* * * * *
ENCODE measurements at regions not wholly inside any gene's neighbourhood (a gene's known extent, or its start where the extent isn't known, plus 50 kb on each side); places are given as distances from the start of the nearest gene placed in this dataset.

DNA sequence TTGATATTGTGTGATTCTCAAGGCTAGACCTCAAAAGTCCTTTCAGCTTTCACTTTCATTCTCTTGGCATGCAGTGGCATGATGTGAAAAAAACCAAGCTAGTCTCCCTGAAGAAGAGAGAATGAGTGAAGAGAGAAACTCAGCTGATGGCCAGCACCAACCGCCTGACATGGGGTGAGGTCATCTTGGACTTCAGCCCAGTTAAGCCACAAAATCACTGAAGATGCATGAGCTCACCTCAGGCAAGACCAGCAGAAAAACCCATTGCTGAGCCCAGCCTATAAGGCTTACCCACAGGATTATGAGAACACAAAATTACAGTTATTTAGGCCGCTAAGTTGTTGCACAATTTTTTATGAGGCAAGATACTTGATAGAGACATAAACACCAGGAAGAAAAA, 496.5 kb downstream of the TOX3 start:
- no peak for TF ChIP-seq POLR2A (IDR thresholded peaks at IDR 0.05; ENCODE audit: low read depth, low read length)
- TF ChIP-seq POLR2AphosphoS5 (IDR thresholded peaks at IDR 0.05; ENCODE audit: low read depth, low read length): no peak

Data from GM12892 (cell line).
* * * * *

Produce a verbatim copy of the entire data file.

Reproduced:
ENCODE measurements at regions not wholly inside any gene's neighbourhood (a gene's known extent, or its start where the extent isn't known, plus 50 kb on each side); places are given as distances from the start of the nearest gene placed in this dataset.

DNA sequence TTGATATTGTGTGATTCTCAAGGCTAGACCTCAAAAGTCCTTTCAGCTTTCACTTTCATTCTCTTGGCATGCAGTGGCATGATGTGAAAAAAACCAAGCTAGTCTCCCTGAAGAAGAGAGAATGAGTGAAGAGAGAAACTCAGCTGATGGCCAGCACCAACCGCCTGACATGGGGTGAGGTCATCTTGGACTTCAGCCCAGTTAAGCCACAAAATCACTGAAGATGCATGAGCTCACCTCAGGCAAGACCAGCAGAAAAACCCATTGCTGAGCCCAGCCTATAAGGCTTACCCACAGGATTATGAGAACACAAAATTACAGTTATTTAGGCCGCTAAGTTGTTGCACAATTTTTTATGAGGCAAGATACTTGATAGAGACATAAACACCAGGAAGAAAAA, 496.5 kb downstream of the TOX3 start:
- no peak for TF ChIP-seq POLR2A (IDR thresholded peaks at IDR 0.05; ENCODE audit: low read depth, low read length)
- TF ChIP-seq POLR2AphosphoS5 (IDR thresholded peaks at IDR 0.05; ENCODE audit: low read depth, low read length): no peak

Data from GM12892 (cell line).